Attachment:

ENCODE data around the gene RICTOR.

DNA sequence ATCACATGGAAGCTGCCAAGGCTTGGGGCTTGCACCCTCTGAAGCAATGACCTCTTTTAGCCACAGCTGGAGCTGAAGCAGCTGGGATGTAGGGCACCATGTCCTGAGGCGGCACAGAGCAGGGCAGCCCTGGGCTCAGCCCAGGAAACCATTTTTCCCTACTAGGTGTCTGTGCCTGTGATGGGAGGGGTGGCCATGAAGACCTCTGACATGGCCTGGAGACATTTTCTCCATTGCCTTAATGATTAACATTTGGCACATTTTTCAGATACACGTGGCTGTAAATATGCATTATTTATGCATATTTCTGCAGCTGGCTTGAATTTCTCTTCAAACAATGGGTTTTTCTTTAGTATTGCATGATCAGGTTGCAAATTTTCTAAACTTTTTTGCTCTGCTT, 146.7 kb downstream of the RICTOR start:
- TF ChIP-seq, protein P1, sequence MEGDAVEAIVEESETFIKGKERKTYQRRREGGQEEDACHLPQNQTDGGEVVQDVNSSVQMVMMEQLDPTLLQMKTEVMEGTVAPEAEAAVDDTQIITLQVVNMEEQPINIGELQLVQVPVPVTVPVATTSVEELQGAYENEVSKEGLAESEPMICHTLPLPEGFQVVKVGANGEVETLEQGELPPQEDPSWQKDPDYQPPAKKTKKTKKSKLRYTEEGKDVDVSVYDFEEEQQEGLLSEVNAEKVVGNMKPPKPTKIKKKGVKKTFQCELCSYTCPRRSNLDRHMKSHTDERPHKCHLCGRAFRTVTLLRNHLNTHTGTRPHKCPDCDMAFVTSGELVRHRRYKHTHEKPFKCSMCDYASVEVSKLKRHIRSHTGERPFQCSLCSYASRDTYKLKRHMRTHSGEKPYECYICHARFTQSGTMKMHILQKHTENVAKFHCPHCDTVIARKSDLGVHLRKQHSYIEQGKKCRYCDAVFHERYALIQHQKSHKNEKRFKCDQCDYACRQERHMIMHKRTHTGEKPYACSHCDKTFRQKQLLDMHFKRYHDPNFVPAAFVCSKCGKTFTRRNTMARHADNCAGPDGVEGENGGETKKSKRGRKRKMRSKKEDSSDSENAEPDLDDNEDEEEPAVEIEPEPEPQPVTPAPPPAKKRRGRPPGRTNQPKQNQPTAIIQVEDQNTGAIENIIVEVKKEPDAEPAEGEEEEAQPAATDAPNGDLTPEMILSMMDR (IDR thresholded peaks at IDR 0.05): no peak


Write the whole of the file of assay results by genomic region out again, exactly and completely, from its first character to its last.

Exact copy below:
ENCODE data around the gene RICTOR.

DNA sequence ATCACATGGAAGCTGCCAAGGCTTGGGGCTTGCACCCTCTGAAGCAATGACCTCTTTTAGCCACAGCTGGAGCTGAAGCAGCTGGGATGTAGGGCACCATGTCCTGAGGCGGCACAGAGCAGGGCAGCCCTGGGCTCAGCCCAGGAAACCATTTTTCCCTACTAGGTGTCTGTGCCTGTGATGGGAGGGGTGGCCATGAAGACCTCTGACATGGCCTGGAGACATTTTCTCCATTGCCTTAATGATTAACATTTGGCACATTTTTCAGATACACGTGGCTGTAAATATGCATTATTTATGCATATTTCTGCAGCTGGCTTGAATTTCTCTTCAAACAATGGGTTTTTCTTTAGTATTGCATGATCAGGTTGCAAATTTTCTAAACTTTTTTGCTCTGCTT, 146.7 kb downstream of the RICTOR start:
- TF ChIP-seq, protein P1, sequence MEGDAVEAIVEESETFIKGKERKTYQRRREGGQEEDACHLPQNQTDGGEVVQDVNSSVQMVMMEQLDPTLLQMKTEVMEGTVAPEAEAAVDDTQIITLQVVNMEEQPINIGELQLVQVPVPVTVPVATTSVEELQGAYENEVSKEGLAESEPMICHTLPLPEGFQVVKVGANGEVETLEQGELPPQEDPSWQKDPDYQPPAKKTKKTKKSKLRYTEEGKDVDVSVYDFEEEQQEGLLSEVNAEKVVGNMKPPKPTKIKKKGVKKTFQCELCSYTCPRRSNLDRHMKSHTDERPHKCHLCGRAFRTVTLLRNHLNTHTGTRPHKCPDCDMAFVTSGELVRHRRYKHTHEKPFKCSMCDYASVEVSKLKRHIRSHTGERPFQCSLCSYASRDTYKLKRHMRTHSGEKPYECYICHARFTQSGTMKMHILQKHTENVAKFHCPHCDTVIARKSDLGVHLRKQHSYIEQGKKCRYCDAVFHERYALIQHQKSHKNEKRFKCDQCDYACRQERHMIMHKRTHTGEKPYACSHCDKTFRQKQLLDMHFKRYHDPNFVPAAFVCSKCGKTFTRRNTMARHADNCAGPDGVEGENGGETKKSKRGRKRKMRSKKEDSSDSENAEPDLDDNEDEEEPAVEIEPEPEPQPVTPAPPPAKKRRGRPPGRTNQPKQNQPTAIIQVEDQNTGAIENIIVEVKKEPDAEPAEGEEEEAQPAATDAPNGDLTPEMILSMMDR (IDR thresholded peaks at IDR 0.05): no peak